Today I read something truly extraordinary that you would never anticipate a person with a recent spinal cord injury to do. Newcomers frequently ask, "Me me me," or "How can I improve? What can the world do to support me? Dan Black, a British man with a spinal cord injury, has a very different perspective.
Dan's small town of Chepstow, South Wales, assisted him in raising $20,000 when he was injured in 2009 after being struck by a car while bicycling. This money was intended to be saved up until a successful stem cell therapy emerged. Dan recently donated it all to Brecon Vughan, a five-year-old boy with cerebral palsy, though.
Brecon can never walk without assistance. His family is attempting to fund $60,000 to assist him in traveling to the US for surgery that would enable him to regain his ability to walk. The surgery is essentially certain to be successful, which is why Dan chose to donate his money to Brecon in the first place.
He told the Daily Mail, "I know for me that things aren't going to get better any time soon." "I just wanted to help someone whose life could improve," the person said.
That was a very wise move. Many of the spinal cord injury sufferers I know would never have dared to attempt what Dan accomplished. We all want to feel well so much. We are all aware that a spinal cord injury treatment will ultimately exist, and you can even get therapies right now (although the majority cost more than $20,000).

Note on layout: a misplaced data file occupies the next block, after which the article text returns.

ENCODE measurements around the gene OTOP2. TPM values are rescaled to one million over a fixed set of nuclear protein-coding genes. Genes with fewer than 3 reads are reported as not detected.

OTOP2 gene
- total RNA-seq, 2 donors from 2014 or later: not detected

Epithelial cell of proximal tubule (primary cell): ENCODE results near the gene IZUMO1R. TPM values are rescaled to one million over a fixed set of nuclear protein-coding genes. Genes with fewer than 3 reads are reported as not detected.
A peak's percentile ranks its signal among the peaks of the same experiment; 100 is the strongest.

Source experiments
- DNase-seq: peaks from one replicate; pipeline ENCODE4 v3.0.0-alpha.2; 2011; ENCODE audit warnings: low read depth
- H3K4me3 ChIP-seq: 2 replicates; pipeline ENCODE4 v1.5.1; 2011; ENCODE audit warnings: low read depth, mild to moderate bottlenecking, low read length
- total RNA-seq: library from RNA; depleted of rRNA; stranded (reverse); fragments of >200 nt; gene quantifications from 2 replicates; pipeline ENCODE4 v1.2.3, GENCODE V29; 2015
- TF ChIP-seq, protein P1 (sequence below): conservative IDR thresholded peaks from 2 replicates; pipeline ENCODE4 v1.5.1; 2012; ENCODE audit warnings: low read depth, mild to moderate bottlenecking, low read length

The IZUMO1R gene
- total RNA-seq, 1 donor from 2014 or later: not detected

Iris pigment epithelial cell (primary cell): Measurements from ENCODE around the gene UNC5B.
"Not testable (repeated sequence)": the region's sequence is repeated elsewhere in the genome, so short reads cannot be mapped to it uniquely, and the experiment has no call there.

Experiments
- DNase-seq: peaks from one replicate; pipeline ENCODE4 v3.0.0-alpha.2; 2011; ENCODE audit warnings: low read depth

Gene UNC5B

Therefore, giving away such a substantial sum of money to assist a boy in walking is among the most unselfish acts someone could perform. You had to like Dan's analytical approach; it was really straightforward and realistic. Giving up on your wish to regain your ability to walk is not simple.
Dan has helped the family get halfway to their $60,000 goal. He will have a procedure known as a dorzal rhizotomy, a type of neurosurgery that lessens spasticity in the lower limbs.
This story's truth, which I adore, is that while it's hard for any of us with spinal cord injuries to give up activities we formerly enjoyed, it's more worse for young children like Brecon who have never had an able body or ridden a bicycle. If the potential exists, they should have the opportunity to experience a capable body similar to ours at least once in their lives.